Where is the new year celebrated first?

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Tropical beach with with coconut palm trees and beach houses on Upolu Island, Samoa

ATLANTA — It would make for a great “Jeopardy” answer: The Pacific island groups of Samoa and Kiribati share this annual first-in-the-world distinction.

And the correct question would be: Where is the new year celebrated first?

Thanks to their positions just to the west of an irregularly drawn international date line, these two Polynesian destinations roughly halfway between Hawaii and New Zealand get to be first in line to greet the coming year.

What is the international date line?

A new day has to start somewhere first, right? And that’s what the international date line does for us. The line is an artificial boundary set up in 1884 to separate two consecutive calendar dates, according to the National Oceanic and Atmospheric Administration.

It follows a 180-degree longitude line (those run north-south across the globe vs. latitude lines that run east-west).

As NOAA explains: “When you cross the date line, you become a time traveler of sorts! Cross to the west and it’s one day later; cross back and you’ve ‘gone back in time.’ ”

The line is drawn North Pole to South Pole, but it’s not a smooth line as it twists around political borders such as far eastern Russia and Alaska’s Aleutian Islands — and islands farther south in the Pacific.

How do Samoa and Kiribati claim ‘first’ status?

It’s really simple: These two island groups are the closest to the west side of the line, beating out New Zealand and other Pacific islands such as the Marshall Islands, which lie to their west.

So what’s going on with Kiribati?

As CNN’s Holly Yan explains: “Before the mid-1990s, the international date line split Kiribati into two parts, leaving the western portion a whole day ahead of the eastern part and causing headaches when doing business.

“Now, the date line takes a massive detour of more than 2,400 kilometers (1,500 miles), around Kiribati’s eastern-most islands, so that the whole nation is on the same calendar day.”

What’s the story with Samoa and its close neighbor?

This is where a line, history and money intersect to give us a very interesting division today.

European explorers didn’t reach the Samoan archipelago until the 1700s. The island group was eventually divided between Germany and the United States.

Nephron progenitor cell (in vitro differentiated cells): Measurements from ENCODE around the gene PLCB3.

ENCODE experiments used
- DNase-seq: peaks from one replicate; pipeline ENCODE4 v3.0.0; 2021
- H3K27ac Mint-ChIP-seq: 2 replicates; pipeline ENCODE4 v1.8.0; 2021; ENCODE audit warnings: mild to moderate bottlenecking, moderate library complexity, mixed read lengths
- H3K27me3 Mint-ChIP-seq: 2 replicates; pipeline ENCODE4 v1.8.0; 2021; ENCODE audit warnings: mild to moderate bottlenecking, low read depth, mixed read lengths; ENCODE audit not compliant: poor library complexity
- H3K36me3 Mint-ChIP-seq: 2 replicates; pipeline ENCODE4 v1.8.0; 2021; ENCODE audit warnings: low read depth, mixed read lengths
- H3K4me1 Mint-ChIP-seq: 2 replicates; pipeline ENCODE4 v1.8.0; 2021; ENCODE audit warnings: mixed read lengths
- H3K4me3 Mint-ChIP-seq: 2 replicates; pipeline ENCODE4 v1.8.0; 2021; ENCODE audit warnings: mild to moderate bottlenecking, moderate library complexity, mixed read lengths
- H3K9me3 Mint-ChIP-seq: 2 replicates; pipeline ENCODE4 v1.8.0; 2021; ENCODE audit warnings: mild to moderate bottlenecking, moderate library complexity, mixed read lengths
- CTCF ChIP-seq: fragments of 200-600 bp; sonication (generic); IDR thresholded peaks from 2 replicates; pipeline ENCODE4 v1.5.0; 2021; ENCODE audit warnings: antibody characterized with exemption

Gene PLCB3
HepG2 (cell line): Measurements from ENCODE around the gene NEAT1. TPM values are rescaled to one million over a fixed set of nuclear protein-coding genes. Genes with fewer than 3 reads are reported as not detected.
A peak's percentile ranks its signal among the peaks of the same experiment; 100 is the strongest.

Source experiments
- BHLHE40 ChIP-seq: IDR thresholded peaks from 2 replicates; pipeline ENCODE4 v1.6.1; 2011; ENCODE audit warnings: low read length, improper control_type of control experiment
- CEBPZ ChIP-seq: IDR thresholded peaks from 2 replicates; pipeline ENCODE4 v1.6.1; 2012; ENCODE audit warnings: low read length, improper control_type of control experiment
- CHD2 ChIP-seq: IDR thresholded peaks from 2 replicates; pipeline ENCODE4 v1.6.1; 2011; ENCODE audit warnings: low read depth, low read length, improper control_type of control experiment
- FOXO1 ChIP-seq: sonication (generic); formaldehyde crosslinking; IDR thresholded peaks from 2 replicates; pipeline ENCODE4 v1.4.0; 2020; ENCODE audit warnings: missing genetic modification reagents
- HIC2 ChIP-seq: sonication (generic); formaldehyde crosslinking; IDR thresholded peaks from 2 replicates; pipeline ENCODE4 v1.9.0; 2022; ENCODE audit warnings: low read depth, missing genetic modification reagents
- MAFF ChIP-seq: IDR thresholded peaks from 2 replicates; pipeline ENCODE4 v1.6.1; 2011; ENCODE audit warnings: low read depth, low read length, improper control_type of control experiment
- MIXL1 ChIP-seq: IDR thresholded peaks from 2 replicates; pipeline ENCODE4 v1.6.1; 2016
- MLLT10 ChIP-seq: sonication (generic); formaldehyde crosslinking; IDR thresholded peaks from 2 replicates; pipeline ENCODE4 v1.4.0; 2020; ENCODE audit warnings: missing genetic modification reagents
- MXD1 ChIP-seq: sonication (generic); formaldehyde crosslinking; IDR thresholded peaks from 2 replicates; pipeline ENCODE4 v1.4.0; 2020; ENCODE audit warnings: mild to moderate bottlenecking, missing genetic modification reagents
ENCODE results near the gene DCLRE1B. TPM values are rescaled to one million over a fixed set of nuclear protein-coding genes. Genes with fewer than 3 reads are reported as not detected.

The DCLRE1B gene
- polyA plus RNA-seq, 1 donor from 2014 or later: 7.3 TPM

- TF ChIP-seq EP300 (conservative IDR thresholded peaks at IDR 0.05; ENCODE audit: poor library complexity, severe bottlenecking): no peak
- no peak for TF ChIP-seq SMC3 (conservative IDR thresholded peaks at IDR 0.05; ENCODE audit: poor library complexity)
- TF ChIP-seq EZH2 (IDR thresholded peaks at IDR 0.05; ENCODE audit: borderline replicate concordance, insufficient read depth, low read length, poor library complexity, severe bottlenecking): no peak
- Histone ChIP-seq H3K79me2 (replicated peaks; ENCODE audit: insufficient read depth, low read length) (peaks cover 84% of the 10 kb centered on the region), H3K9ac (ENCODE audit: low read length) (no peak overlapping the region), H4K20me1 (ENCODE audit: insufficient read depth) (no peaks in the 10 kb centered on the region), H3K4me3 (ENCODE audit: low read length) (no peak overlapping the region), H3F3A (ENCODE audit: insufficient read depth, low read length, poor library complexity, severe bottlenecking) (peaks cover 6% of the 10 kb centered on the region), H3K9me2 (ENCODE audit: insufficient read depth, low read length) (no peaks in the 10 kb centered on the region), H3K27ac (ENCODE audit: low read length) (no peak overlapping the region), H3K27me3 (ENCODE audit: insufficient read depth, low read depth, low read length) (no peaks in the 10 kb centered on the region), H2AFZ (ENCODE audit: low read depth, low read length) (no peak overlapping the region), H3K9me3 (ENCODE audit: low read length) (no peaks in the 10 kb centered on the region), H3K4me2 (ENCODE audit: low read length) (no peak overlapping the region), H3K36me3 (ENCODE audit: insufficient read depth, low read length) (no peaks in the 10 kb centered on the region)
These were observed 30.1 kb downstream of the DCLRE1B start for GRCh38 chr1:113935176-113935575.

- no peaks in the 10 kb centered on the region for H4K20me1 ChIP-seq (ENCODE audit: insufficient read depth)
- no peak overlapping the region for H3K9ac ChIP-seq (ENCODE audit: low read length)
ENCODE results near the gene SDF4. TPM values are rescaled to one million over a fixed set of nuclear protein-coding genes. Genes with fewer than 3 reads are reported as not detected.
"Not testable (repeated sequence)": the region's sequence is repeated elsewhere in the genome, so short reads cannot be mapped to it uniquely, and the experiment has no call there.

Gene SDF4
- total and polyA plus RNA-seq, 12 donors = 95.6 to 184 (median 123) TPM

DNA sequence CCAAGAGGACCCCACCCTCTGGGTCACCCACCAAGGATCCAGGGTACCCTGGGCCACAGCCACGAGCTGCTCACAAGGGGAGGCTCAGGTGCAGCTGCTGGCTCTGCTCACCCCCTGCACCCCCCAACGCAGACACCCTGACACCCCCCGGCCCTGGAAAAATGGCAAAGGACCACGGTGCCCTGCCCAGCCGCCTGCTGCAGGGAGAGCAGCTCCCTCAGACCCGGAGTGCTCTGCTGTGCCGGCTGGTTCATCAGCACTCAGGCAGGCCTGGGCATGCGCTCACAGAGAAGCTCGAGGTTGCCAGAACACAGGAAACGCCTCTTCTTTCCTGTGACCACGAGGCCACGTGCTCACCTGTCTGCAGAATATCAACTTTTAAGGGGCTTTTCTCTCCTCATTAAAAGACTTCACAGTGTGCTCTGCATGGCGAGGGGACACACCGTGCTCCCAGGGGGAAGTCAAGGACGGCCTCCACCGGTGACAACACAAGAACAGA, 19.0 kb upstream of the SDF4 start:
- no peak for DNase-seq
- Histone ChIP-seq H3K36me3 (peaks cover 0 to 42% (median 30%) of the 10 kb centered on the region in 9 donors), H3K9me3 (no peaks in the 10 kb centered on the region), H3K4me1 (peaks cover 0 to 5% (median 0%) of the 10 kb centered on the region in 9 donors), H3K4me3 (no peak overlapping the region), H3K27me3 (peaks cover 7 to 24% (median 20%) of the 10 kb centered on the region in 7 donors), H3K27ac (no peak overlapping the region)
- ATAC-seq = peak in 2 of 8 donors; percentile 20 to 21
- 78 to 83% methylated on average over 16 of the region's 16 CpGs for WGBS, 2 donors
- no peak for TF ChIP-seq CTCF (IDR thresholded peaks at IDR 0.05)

New Zealand administered the German holdings at the outbreak of World War I, and Samoa became fully independent in 1962. Meanwhile, nearby American Samoa has remained a self-governing territory of the United States.

Samoa and American Samoa are separated by just 101 miles (163 kilometers) — and by an entire year for a full day!

Wait a minute — how can that be?

Until 2011, the entire Samoan archipelago was on the same side of the international date line — to the east. So it was the last place in the world to welcome each new year.

But that turned out to be a real headache for the independent Samoans when it came to doing business with their most valuable trading partners, New Zealand and Australia. The line was redrawn for Samoa to make business dealings easier. American Samoa, with its economic interests more tied to the United States, stayed put on its traditional side of the line.

That explains why Samoa will see 2019 a full day before American Samoa, even though they are ever so close.

New year novelty aside, why else should I travel there?

Yes, it would be quite the novelty to be in these islands to ring in a new year. But there’s so much more going on, and it lasts all year long.

The Samoan archipelago is the South Pacific of your dreams — with beaches, colorful coral reefs, rainforests and waterfalls.

Speaking of waterfalls, Afu Aau Waterfall on the southeastern coast of Savai’i island is just one don’t-miss natural attraction here. You can also learn about the island culture at the Samoa Cultural Village.

And Samoa tends to remain uncrowded versus some of its other South Pacific neighbors.

Along with its natural beauty, Kiribati appeals to people who love to fish and watch birds. World War II history buffs can see artifacts from one of the bloodiest battles at Tawara.

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